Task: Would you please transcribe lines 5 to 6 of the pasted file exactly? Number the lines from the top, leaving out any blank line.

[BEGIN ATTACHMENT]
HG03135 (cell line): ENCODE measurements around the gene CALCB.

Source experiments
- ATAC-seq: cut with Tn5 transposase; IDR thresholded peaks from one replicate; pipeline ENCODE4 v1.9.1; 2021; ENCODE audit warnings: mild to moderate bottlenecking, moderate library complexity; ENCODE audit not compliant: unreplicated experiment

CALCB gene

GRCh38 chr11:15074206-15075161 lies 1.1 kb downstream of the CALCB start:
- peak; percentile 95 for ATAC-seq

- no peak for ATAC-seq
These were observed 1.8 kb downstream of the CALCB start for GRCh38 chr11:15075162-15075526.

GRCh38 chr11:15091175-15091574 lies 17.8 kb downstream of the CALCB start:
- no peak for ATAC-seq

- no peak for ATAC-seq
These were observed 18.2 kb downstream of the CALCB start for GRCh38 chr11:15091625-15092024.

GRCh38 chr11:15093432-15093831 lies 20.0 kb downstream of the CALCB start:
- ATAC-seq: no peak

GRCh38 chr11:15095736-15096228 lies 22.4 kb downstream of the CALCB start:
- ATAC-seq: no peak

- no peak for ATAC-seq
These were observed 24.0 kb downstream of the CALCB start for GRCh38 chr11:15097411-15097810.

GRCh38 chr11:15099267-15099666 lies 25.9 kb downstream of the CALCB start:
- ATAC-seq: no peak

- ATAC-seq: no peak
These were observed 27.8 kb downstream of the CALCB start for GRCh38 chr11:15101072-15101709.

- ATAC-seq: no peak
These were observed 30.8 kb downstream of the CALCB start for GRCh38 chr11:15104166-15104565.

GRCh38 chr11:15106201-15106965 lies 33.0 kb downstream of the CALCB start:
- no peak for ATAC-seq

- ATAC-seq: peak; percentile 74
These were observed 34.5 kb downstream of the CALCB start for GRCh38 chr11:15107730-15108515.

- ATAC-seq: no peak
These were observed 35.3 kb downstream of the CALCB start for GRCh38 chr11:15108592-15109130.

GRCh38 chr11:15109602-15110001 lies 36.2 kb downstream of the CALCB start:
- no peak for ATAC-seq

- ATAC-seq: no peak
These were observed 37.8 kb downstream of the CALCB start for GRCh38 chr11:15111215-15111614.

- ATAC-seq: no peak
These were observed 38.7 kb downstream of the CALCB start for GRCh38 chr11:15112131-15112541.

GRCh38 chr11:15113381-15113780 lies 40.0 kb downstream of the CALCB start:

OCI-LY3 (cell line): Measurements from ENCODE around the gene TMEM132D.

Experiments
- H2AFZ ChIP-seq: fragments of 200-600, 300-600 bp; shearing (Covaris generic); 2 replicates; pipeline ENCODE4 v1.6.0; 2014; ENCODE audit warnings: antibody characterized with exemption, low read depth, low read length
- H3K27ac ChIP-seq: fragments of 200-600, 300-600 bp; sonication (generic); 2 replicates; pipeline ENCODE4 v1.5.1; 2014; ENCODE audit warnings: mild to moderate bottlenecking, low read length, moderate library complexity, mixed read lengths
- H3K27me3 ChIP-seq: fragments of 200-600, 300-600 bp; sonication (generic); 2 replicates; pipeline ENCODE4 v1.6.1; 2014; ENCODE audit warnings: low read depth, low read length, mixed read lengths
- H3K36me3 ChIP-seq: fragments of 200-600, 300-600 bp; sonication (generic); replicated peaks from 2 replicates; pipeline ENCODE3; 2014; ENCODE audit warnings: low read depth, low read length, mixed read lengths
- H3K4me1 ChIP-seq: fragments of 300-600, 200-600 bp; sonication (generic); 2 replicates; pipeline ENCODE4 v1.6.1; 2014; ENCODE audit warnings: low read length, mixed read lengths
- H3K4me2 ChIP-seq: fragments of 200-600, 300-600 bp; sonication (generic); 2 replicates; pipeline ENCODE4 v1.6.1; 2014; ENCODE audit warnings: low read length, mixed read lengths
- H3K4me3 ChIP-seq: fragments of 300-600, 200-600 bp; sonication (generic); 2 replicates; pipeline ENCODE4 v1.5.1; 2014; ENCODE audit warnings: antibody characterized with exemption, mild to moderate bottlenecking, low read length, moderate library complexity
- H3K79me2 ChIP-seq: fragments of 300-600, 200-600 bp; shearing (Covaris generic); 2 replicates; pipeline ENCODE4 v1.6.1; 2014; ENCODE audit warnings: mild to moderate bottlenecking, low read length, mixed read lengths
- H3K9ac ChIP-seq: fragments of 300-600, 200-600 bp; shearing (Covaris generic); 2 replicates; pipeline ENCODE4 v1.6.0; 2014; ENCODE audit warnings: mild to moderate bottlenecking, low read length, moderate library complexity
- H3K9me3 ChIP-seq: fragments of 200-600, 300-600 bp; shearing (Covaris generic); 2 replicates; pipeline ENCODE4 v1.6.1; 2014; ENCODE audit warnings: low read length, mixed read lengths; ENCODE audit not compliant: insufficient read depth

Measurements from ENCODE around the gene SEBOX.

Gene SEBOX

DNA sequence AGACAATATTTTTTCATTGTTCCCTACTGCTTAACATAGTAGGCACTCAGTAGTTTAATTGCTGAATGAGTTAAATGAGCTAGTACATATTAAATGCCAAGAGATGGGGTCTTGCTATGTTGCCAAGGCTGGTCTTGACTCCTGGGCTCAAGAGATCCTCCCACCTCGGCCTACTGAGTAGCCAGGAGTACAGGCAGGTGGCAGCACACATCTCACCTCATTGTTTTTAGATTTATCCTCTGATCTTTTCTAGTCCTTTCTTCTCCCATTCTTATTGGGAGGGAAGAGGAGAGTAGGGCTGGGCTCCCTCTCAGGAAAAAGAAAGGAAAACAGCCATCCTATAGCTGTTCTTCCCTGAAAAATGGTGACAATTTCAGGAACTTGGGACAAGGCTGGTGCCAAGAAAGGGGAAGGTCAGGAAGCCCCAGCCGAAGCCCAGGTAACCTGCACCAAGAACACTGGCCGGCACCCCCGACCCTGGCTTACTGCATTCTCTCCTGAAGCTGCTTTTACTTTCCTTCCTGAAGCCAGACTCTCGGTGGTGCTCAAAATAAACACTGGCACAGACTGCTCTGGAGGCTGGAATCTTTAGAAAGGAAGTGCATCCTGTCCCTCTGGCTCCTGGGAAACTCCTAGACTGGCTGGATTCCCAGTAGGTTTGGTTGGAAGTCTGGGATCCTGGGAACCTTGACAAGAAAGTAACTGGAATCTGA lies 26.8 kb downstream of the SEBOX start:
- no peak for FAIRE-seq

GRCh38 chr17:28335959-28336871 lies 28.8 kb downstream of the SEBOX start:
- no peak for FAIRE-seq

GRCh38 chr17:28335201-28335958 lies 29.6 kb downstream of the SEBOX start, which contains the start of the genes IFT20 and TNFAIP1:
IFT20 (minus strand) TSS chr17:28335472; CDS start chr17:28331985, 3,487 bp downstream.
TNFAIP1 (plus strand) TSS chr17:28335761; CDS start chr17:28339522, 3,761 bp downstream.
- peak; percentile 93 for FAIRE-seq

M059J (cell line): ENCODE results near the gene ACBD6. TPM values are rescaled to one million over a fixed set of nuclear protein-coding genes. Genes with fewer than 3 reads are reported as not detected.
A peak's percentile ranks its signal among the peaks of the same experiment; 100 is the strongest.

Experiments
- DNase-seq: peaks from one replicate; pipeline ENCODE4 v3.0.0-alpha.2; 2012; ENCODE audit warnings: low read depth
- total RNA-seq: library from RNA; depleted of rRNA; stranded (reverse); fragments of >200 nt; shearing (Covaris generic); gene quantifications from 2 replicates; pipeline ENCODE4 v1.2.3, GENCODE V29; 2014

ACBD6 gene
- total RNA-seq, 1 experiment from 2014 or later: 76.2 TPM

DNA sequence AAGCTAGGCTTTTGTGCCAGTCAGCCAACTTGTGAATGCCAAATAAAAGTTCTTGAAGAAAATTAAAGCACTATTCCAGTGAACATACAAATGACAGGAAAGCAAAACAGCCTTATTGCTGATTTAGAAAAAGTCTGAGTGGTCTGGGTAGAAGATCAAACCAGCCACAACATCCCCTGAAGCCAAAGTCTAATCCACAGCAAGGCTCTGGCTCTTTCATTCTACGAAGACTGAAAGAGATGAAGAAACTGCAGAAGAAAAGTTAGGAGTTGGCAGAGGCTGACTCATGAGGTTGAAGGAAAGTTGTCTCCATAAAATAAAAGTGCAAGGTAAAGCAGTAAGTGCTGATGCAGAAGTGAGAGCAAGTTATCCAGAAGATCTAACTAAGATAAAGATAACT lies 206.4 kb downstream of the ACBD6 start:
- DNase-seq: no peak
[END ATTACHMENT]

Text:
GRCh38 chr11:15074206-15075161 lies 1.1 kb downstream of the CALCB start:
- peak; percentile 95 for ATAC-seq